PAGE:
11/09/07 We had a follow-up visit with the oral surgeon.  He told us that the hospital sent over all the requested materials except any x-ray of the jaw.  Together we looked at the CT films which showed no evidence of a fracture.  We were puzzled by this.  We called the HRMC Radiology Dept.  They denied that the x-ray was ever taken.  Yet my wife and mother-in-law both clearly remember Dr. S___ speaking about a CT scan and an x-ray.  We then called the emergency room requesting to speak to Dr. S___.  He was unavailable, but we did speak with a very nice nurse about the situation.  She looked up my son’s chart and told us that according to his chart an x-ray was taken.  She said it was very odd that radiology denied having the film. She then said she wanted to check it out further and that she would call right back.  Two hours later, she called saying it “appeared” that the decision was made at the last minute not to do the x-ray, but that it was not noted in the chart.

Ironically, the films that were forwarded did include x-rays of my son’s clavicle and  shoulder, both of which were (thankfully) only bruised in the incident. But no frontal/saggital x-rays of his jaw, only some CT scans and a scout film? Hmmm…

It appears to us that whether or not the x-ray was taken, the hospital was potentially negligent.  If the x-ray was taken, it was misread by the radiologist and worse, lied about.  If not taken, it surely should have been, given our son’s presenting symptoms.

The picture below, clearly showing the fracture, is from a camera phone pic of the x-ray on a light board!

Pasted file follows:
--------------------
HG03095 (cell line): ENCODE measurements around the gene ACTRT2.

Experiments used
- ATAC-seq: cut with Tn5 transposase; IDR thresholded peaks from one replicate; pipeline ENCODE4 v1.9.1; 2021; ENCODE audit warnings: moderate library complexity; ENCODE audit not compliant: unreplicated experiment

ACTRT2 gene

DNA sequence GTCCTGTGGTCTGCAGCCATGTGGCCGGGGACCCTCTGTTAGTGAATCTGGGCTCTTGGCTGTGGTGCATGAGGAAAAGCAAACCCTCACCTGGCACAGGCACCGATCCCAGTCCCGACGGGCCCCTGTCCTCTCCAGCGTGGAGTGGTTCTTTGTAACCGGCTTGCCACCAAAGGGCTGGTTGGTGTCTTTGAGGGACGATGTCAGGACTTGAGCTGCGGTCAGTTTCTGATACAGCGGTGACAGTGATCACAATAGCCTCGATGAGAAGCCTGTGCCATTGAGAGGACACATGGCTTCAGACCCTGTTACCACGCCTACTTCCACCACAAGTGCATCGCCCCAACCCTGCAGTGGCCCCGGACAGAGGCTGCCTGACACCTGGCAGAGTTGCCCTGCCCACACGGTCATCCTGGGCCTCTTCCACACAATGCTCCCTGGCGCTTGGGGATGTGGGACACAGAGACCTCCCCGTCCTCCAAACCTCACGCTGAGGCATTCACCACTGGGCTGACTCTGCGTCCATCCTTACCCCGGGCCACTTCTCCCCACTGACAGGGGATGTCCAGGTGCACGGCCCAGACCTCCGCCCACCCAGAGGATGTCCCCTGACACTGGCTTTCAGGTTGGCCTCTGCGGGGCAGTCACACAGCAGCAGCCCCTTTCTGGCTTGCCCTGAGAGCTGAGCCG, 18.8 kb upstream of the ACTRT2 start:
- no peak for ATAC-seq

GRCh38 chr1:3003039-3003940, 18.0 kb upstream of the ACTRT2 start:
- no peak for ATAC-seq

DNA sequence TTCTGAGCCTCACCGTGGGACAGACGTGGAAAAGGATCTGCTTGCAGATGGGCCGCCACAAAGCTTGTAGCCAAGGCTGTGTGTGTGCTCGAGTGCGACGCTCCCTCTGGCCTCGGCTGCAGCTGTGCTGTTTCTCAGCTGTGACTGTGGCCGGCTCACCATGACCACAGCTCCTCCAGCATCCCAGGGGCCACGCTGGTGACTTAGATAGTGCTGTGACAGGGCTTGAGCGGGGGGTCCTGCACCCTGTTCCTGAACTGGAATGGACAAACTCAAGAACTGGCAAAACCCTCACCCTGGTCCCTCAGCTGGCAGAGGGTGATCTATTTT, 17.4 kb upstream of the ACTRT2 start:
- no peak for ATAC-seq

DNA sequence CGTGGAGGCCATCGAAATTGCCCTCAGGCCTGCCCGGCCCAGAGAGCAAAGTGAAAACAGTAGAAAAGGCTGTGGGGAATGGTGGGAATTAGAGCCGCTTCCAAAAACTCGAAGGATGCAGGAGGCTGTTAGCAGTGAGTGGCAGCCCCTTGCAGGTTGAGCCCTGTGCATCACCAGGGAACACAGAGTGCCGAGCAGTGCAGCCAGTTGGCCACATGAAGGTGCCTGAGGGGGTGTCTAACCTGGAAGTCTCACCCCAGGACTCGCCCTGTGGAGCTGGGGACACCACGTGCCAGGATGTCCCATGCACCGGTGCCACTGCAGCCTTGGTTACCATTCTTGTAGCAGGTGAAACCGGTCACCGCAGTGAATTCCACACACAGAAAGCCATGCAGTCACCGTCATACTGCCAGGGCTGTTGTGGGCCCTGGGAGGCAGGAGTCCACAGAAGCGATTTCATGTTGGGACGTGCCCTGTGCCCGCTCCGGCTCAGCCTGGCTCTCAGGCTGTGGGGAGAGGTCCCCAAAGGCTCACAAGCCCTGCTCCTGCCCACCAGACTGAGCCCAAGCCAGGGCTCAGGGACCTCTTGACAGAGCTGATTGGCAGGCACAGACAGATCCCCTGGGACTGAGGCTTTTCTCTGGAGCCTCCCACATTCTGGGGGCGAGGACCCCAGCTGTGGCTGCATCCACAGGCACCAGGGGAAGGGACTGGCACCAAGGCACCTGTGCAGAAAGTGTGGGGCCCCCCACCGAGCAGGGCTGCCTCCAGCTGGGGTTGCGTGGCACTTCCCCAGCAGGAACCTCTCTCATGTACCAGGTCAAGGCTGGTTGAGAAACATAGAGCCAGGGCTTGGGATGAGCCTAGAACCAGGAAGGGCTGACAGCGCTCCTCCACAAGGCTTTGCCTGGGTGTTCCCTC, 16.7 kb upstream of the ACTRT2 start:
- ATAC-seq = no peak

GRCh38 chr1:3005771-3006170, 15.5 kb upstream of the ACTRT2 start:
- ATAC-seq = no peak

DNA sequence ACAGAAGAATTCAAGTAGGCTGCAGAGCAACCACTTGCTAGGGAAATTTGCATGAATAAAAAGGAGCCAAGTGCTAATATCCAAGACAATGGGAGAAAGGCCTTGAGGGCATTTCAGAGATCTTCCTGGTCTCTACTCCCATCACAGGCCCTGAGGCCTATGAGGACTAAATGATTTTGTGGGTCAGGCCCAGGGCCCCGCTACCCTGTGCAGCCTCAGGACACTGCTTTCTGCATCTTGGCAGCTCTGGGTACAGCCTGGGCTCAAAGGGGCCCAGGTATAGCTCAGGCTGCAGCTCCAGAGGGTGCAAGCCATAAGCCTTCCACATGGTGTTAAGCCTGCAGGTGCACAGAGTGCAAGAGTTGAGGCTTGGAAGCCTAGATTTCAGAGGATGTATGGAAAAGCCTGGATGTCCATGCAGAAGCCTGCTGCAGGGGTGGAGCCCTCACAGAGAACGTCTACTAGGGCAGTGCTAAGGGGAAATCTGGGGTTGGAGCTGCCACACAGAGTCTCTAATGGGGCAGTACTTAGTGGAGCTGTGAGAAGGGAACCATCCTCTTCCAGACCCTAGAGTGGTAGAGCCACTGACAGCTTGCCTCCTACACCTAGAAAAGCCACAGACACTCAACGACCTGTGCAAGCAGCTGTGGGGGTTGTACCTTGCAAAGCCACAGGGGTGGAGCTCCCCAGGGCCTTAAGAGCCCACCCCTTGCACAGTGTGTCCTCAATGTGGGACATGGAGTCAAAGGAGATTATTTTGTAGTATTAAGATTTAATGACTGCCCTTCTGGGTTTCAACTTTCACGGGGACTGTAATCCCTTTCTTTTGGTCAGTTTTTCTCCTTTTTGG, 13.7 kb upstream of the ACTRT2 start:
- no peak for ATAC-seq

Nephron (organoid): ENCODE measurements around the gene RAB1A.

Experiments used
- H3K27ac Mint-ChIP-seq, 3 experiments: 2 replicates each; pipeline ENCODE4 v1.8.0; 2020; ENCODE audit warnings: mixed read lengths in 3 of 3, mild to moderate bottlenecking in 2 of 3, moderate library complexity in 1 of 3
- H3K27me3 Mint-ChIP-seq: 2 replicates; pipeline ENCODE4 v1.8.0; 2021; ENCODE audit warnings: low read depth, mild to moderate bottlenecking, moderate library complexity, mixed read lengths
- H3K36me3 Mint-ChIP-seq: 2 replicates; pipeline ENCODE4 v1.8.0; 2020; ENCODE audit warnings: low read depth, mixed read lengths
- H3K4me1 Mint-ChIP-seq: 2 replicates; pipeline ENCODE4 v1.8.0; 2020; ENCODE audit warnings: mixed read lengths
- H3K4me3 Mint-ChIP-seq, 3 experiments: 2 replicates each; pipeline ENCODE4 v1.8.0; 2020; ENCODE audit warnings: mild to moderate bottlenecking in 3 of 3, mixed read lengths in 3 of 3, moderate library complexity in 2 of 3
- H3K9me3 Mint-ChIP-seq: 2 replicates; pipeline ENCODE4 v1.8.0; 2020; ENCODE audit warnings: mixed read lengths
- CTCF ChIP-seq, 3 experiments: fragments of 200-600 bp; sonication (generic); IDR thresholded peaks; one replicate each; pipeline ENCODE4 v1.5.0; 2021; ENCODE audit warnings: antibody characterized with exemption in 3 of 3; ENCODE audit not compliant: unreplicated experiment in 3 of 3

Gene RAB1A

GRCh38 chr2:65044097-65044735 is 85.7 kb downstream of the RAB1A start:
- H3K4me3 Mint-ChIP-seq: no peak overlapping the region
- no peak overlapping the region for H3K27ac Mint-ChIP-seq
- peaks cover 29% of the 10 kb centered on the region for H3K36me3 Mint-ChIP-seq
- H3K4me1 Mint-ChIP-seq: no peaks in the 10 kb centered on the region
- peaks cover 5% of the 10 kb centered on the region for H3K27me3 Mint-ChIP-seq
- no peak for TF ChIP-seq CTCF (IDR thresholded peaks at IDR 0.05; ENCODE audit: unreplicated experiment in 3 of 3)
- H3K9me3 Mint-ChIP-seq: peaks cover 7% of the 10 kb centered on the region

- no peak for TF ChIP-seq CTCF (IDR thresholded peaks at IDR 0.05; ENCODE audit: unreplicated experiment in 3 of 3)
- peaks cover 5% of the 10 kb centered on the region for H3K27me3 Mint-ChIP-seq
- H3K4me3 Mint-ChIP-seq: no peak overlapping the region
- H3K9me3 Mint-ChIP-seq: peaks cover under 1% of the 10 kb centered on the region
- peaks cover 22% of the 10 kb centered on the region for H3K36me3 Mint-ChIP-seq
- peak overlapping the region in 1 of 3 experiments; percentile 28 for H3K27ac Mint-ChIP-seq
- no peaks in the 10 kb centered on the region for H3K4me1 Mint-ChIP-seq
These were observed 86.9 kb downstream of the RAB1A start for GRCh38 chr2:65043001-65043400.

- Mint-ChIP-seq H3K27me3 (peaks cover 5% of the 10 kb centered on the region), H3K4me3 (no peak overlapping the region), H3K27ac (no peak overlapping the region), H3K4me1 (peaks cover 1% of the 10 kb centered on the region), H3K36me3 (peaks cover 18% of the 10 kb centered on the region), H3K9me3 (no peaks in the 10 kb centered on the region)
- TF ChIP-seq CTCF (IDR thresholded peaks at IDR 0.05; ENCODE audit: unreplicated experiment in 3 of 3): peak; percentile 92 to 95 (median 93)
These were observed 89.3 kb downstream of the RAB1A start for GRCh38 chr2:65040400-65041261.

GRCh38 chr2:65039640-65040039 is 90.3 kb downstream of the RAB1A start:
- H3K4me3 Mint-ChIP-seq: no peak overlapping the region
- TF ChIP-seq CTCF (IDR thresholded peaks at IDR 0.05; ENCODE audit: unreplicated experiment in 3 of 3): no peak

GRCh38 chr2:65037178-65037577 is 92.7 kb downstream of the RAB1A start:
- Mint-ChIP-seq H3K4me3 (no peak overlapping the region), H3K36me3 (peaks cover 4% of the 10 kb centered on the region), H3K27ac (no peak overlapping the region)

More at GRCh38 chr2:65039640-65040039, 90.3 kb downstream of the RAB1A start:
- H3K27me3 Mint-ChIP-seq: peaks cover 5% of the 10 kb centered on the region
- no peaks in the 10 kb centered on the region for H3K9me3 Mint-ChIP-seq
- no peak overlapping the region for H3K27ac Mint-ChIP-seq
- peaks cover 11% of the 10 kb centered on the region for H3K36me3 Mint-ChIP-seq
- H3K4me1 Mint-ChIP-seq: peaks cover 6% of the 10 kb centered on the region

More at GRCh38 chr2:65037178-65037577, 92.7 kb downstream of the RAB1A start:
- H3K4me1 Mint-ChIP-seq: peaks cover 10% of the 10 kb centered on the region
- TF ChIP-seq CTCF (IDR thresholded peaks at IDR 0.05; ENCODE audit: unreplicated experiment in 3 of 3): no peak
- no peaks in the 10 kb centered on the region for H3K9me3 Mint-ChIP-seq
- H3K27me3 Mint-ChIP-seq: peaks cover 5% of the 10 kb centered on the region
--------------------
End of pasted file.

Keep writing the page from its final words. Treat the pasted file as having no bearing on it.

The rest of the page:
Fortunately, the fracture healed by itself, and no further damage was done to his jaw by the two weeks between injury and detection of the break. The outcome could have been much worse.

The high school insurance plan covered most of the costs, although we ended up paying $100 to the oral surgeon. However, HEA decided to bill us for $286.13 for the HRMC expenses that were not covered by insurance (it appears that the HEA is the physicians’ organization that HRMC uses for staffing and billing, etc.)

We called to dispute this charge; as a matter of principle, we have not paid it, given the questionable care that occurred during our son’s unfortunate visit to HRMC. We also sent a detailed letter (from which the account above is extracted) explaining why this bill is out of line. Multiple follow-up phone calls have yielded only an unfulfilled promise that the billing office manager would get back to us. In the meantime, we sent back each bill with a note explaining that we’ll consider their bill once we have a response to our letter.

While we have not chosen – at this point – to pursue litigation for medical malpractice, now HEA is sending a nasty follow-up bill with threats of a collection agency, blah, blah, blah. I guess they think it’s hardball time.

Hey, people – you already collected lots of dough from the insurance company for what I can only consider as sub-standard medical “care” in this case. And now you want to keep billing us, without even the courtesy of responding to our (very legitimate) concerns? My son drooled for weeks over the prospect of eating solid food because of what went on at HRMC, and I’m sure there are lawyers that would drool over the prospect of doing some public exposure in a potential case like this.